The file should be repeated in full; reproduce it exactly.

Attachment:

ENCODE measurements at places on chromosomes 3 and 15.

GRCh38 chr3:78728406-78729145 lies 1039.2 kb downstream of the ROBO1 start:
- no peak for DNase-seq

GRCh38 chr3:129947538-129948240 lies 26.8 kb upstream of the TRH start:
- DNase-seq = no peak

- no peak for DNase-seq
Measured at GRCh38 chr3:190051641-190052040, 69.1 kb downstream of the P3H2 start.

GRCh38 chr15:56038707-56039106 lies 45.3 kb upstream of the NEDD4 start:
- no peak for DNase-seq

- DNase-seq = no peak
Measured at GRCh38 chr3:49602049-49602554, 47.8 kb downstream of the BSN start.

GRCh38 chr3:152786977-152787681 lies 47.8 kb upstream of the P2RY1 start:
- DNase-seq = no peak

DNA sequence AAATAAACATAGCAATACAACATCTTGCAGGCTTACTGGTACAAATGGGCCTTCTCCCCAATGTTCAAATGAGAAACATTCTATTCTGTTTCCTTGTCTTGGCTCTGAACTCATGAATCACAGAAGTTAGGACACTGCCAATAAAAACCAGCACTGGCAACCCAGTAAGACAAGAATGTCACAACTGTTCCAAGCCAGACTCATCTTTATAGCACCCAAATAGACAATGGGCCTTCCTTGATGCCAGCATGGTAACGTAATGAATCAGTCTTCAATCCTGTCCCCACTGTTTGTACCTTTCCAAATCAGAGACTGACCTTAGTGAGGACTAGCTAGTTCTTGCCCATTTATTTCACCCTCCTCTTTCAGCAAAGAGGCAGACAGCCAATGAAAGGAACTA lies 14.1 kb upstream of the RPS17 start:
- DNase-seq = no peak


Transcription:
ENCODE measurements at places on chromosomes 3 and 15.

GRCh38 chr3:78728406-78729145 lies 1039.2 kb downstream of the ROBO1 start:
- no peak for DNase-seq

GRCh38 chr3:129947538-129948240 lies 26.8 kb upstream of the TRH start:
- DNase-seq = no peak

- no peak for DNase-seq
Measured at GRCh38 chr3:190051641-190052040, 69.1 kb downstream of the P3H2 start.

GRCh38 chr15:56038707-56039106 lies 45.3 kb upstream of the NEDD4 start:
- no peak for DNase-seq

- DNase-seq = no peak
Measured at GRCh38 chr3:49602049-49602554, 47.8 kb downstream of the BSN start.

GRCh38 chr3:152786977-152787681 lies 47.8 kb upstream of the P2RY1 start:
- DNase-seq = no peak

DNA sequence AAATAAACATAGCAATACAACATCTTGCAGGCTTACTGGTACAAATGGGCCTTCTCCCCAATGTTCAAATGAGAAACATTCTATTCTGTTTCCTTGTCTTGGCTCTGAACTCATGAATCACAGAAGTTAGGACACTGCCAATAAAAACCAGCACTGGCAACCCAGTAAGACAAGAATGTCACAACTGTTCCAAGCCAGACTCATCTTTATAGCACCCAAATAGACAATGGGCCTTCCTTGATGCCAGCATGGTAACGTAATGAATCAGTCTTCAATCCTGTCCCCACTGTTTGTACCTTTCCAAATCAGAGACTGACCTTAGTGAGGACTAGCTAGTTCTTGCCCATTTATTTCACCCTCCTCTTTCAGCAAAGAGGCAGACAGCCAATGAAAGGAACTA lies 14.1 kb upstream of the RPS17 start:
- DNase-seq = no peak